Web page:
Southern Region Barista Champion and 2020 #ASCATop12 member Anthony Douglas reveals how competitions have helped him along his coffee journey.
When did you begin competing in ASCA championships?
I started competing in 2014.
What inspired you to take part?
The previous year, Axil Coffee Roasters had 6 people compete and seeing all the hard work they were putting in to improve their craft really inspired me. I kicked myself for not taking part that year, but the following year, I decided to begin competing as a way to improve my coffee making and knowledge, confidence, as well as network with other people in the industry.
What were some of the challenges you faced in the beginning?
The biggest challenge I faced was realizing how little I knew about coffee, and going through the humbling process of developing my knowledge and refining my technique.
How were these overcome?
I’ve been very fortunate to work with some exceptional baristas and I’ve had a number of mentors who have been very generous with their knowledge over the years. Ultimately, it came down to a lot of late nights and early mornings in the training room, exploring all facets of my coffee making, and maintaining to this day an “empty cup” mentality.
What is it about your main field of competition that made you choose it over the others?
When I started competing I was working as a barista, and espresso based drinks were what I spent the majority of my time making. Competing in Barista competitions has directly correlated to me making better coffee behind the bar, in turn serving better coffee to my customers. Being able to share amazing coffee experiences has always been the biggest motivating factor.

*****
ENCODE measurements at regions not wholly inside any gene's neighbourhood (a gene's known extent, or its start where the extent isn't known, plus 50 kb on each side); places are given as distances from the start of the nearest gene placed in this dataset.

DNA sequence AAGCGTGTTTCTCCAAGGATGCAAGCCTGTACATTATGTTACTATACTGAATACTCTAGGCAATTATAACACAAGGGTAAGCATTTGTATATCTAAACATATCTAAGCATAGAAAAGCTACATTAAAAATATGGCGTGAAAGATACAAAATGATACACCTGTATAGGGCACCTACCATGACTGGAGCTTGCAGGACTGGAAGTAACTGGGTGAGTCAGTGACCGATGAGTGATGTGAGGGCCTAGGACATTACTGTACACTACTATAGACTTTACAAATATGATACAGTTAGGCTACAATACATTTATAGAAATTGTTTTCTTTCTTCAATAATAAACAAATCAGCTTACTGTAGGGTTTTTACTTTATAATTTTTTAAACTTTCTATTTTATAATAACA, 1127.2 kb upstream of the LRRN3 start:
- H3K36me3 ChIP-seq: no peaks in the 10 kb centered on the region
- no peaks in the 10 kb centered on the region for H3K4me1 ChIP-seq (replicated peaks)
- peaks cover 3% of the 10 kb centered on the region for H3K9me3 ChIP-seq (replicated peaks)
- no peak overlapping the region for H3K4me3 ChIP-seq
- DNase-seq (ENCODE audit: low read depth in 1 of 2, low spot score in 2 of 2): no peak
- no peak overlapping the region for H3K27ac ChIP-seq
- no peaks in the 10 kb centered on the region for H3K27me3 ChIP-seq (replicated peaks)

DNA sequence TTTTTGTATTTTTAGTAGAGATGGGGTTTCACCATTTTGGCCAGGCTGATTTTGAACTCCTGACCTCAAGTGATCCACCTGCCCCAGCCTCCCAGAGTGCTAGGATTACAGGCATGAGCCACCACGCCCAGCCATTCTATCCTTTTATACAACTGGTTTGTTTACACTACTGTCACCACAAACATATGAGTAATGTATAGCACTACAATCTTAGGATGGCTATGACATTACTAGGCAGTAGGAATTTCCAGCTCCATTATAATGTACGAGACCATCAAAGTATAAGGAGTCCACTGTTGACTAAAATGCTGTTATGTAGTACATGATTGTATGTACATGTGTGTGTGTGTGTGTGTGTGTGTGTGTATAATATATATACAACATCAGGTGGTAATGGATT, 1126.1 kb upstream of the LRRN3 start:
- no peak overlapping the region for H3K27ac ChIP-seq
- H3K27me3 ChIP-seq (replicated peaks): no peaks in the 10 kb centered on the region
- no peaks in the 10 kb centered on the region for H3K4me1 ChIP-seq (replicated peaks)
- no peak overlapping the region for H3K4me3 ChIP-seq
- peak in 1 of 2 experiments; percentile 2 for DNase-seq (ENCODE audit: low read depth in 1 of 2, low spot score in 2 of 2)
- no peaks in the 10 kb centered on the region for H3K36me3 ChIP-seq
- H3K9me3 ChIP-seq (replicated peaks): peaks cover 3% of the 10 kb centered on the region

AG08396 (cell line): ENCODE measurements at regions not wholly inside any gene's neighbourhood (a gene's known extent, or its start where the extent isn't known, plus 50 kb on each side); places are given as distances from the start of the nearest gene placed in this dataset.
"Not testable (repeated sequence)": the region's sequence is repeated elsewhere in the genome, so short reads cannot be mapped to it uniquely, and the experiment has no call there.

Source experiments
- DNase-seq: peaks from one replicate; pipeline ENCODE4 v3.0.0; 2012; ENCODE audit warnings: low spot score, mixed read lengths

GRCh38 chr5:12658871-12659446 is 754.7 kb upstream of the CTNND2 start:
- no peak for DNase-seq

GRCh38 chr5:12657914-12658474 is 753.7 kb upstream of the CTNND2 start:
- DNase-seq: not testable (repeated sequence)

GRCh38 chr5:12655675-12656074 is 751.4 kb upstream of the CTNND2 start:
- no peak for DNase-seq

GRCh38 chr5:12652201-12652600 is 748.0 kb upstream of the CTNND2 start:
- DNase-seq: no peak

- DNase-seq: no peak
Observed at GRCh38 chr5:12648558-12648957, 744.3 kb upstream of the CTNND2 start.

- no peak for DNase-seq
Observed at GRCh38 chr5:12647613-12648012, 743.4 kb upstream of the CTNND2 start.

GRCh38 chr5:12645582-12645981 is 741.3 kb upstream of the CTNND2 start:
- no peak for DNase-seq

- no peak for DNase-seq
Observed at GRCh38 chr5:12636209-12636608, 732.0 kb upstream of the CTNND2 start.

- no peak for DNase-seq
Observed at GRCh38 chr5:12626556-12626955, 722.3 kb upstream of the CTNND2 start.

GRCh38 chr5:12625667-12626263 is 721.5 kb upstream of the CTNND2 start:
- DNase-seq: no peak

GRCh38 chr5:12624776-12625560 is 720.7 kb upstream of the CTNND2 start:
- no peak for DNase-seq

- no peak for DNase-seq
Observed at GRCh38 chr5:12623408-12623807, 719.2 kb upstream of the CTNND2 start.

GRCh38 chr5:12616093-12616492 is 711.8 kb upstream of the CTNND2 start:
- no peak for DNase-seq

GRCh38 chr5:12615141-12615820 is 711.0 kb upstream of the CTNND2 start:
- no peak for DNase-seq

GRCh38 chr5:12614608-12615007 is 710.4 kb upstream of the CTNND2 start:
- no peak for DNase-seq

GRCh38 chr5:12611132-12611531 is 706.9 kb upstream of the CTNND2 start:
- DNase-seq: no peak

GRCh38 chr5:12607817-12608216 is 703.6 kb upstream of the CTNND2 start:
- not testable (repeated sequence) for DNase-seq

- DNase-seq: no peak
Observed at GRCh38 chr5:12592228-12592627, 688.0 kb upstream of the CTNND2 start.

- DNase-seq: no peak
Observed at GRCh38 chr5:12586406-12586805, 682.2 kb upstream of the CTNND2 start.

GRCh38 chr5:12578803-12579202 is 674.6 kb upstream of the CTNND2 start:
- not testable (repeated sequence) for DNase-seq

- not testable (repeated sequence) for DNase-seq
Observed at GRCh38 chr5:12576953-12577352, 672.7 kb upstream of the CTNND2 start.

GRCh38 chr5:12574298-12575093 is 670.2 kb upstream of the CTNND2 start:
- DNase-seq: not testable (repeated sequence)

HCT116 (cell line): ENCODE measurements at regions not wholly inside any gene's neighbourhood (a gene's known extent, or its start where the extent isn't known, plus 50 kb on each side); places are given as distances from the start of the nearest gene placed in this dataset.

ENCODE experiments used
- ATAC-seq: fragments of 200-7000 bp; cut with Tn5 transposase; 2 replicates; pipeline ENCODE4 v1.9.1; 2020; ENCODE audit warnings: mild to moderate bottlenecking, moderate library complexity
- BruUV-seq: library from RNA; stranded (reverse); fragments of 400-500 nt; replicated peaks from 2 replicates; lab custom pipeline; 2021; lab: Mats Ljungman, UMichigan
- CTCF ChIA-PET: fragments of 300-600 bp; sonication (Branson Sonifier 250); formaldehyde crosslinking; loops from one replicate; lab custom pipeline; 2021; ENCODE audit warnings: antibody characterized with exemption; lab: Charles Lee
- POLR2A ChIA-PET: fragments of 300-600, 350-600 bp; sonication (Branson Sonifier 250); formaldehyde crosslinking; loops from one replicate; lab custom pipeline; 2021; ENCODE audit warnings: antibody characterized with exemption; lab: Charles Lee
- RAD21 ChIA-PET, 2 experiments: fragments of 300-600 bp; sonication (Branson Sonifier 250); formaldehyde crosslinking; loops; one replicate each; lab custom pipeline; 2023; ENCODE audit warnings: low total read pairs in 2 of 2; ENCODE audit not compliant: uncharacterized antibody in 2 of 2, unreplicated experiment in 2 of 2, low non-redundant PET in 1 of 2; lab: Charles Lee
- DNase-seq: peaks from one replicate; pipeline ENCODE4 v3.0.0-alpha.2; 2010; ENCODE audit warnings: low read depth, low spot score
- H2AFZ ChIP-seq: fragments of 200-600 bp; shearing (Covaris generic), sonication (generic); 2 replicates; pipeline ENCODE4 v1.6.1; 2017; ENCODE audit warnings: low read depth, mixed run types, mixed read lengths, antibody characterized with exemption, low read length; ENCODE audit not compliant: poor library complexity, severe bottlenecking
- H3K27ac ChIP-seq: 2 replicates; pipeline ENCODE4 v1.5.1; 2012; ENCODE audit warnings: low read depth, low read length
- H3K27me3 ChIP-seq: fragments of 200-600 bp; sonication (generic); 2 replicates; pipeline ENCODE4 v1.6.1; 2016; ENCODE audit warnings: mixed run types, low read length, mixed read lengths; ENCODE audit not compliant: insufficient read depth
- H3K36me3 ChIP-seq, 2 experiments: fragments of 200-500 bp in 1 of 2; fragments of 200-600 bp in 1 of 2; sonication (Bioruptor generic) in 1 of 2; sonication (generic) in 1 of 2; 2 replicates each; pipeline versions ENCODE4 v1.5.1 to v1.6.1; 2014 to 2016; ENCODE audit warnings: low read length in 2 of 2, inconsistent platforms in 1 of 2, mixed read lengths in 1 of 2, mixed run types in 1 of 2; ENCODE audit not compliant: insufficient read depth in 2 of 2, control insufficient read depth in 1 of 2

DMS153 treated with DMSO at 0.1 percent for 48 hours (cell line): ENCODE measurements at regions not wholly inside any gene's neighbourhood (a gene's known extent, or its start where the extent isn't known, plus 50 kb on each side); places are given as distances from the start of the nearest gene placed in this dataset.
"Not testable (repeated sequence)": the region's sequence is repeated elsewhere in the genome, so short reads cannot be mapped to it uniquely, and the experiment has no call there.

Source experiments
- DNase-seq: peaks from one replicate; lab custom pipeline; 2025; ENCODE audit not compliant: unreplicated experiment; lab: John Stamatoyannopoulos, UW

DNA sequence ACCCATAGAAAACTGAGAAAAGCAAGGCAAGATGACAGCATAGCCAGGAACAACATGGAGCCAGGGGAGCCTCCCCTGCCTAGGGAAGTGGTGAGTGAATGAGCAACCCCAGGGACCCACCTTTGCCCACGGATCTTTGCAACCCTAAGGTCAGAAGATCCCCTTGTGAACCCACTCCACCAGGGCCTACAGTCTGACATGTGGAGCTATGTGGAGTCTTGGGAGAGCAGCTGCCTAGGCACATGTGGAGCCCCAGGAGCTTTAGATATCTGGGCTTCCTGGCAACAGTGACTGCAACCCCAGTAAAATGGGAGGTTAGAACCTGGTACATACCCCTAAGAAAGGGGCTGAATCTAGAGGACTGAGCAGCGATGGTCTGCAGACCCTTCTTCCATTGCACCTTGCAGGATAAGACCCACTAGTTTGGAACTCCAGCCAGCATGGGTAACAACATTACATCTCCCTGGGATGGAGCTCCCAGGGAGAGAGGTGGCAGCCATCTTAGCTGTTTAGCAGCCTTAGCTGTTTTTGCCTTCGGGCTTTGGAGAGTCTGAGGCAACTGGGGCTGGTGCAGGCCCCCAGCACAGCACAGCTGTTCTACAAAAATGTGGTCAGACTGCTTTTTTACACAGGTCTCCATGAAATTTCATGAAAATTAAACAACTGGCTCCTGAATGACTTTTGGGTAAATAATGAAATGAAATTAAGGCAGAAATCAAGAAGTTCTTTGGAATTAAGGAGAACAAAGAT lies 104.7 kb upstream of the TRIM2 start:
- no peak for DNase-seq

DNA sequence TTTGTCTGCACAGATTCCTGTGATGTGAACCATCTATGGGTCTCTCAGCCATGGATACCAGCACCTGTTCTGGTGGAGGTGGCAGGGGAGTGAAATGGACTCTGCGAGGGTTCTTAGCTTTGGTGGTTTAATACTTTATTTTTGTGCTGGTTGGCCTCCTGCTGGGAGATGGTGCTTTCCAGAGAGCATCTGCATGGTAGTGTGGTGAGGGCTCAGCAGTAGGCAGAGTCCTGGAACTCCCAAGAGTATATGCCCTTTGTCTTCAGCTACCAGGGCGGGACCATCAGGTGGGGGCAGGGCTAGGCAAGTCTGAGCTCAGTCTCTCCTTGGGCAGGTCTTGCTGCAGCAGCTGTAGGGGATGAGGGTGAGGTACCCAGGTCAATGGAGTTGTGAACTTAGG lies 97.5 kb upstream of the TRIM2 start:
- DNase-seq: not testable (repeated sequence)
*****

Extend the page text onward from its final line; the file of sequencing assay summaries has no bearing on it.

What have you learnt about coffee through competing?
I’ve learnt how much of a rabbit hole it is, and I’ve certainly developed a greater appreciation for all the variables involved in all levels of the chain to produce an outstanding cup.
How has it impacted your career?
It’s an incredible platform that has allowed me to improve my skills, travel to different parts of the world, meet and work with some of the best and brightest people in the industry.
What is your best memory from competing in coffee championships?
There’s so many to choose fromm but I’d have to say it was in 2018 when I placed second in Australia. So much goes into preparing for competition, and it’s a great feeling when you know you’ve worked hard and you’re able to share the stage amongst people you respect in the industry.
What are some of the easy mistakes you’ve made early in your competition journey?
I once clunked my group handle as I was locking it in, and made the bigger mistake of not remaking it, costing me a lot of points. One year, forgetting all my cups and vessels, which were luckily on the trolley behind me (which I now make sure is empty when setting up).
What advice would you give others thinking about competing?
Just do it. If you don’t think you’re ready, there’s even more reason to. It will only make you a better coffee professional. You don’t need to spend a lot of money, or the support of a large company behind you. Sure these things help, but at the end of the day, you’re ticking boxes on a scoresheet. Learn the scoresheet back to front and understand what the judges are looking for. Seek advice from people who have done well and you’d be surprised how far you can get with a bit of hard work.
Is there anything you’d like to add?
Just a big thank you to everyone involved in making these competitions happen. A lot of the work and effort is voluntary, and I sincerely appreciate that I’m able to compete and be a part of the community involved.